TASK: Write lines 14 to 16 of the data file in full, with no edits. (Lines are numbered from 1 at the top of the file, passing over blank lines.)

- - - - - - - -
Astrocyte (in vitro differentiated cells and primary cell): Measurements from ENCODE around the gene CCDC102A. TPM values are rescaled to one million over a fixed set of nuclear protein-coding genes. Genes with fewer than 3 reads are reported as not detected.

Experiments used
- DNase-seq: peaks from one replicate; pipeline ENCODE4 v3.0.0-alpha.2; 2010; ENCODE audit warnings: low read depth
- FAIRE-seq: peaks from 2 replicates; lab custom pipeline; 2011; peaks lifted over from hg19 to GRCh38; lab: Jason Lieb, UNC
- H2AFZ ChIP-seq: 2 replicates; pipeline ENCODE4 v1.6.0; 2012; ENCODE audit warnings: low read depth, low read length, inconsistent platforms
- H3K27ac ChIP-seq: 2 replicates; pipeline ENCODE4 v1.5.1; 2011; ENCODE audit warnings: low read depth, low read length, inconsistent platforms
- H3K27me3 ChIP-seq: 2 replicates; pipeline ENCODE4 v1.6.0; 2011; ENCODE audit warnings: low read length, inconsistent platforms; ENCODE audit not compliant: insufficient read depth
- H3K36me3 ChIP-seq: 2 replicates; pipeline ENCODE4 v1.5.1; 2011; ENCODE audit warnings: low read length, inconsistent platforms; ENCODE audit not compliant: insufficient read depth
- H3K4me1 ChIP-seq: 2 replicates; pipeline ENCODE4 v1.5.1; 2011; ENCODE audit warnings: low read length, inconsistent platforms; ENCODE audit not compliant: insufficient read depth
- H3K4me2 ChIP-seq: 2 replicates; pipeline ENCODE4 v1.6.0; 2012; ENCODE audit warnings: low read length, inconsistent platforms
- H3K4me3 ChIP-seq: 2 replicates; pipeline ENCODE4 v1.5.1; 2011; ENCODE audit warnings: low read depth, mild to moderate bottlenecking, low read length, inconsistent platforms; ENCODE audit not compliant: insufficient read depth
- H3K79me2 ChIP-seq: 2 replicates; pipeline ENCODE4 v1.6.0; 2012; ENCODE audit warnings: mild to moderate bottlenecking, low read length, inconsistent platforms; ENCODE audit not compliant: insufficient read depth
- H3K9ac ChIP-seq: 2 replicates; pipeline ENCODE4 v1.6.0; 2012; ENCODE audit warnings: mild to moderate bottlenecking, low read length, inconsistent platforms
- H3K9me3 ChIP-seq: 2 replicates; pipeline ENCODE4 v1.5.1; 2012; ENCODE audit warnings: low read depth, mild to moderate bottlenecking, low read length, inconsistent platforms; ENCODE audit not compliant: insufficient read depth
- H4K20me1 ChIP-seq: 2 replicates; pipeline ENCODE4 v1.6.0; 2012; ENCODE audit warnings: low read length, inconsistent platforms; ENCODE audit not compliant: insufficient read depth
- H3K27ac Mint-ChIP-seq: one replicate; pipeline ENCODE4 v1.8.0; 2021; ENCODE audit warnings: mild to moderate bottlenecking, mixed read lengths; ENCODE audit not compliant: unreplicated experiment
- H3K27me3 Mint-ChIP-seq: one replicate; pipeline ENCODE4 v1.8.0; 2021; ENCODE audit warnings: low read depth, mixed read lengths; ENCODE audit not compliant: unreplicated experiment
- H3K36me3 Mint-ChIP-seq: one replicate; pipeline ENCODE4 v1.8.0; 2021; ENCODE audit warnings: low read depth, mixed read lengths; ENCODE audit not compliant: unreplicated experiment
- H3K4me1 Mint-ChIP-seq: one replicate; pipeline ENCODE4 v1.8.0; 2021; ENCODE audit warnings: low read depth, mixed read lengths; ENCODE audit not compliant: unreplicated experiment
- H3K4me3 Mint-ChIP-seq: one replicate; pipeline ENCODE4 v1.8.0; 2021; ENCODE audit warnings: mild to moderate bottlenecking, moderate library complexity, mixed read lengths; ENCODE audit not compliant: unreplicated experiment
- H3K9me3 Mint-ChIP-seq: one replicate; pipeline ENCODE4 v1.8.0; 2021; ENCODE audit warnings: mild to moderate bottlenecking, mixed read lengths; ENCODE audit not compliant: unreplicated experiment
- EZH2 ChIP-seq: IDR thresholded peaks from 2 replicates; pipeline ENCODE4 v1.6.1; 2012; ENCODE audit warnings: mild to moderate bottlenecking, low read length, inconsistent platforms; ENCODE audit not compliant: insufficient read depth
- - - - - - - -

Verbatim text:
- H3K9me3 ChIP-seq: 2 replicates; pipeline ENCODE4 v1.5.1; 2012; ENCODE audit warnings: low read depth, mild to moderate bottlenecking, low read length, inconsistent platforms; ENCODE audit not compliant: insufficient read depth
- H4K20me1 ChIP-seq: 2 replicates; pipeline ENCODE4 v1.6.0; 2012; ENCODE audit warnings: low read length, inconsistent platforms; ENCODE audit not compliant: insufficient read depth
- H3K27ac Mint-ChIP-seq: one replicate; pipeline ENCODE4 v1.8.0; 2021; ENCODE audit warnings: mild to moderate bottlenecking, mixed read lengths; ENCODE audit not compliant: unreplicated experiment